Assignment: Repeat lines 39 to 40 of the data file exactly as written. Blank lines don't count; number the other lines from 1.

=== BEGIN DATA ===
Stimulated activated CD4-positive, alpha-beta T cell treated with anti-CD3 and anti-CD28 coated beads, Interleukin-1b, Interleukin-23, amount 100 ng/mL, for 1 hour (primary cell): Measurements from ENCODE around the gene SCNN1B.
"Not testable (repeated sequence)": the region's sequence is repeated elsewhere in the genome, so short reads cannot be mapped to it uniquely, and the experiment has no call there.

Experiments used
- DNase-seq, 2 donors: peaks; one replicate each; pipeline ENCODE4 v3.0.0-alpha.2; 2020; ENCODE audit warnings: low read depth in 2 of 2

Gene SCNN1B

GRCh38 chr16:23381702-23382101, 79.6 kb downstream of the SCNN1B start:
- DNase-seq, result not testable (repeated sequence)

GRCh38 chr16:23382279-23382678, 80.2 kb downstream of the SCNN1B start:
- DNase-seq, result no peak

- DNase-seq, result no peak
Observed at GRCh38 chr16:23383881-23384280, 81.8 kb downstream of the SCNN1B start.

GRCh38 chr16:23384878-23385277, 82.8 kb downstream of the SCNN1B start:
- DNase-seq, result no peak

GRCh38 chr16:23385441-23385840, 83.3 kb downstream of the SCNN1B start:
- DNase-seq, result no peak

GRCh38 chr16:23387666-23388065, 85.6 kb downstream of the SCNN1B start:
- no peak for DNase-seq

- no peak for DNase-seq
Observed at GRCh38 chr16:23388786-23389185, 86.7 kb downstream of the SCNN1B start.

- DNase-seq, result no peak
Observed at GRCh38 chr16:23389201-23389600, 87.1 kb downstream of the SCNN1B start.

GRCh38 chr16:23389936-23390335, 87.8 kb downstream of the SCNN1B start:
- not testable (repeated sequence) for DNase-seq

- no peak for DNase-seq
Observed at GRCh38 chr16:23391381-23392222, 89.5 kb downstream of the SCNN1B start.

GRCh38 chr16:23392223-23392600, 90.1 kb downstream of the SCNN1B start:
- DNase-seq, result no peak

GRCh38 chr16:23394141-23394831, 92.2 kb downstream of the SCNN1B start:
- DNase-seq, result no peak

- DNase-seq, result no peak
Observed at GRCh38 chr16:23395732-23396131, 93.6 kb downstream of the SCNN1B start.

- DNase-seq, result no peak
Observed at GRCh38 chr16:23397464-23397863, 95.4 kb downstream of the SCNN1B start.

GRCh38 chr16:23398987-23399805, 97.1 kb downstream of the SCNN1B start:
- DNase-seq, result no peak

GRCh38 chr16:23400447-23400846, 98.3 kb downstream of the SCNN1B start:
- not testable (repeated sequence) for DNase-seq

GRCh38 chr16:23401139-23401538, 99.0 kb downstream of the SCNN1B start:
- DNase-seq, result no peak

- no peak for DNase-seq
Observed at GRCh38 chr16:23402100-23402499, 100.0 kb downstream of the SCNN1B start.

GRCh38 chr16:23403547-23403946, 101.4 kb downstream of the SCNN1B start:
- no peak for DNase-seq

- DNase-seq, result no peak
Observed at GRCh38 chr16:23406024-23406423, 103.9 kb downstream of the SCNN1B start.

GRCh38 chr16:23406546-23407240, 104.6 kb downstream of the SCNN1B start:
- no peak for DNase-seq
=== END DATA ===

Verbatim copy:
- DNase-seq, result no peak

- no peak for DNase-seq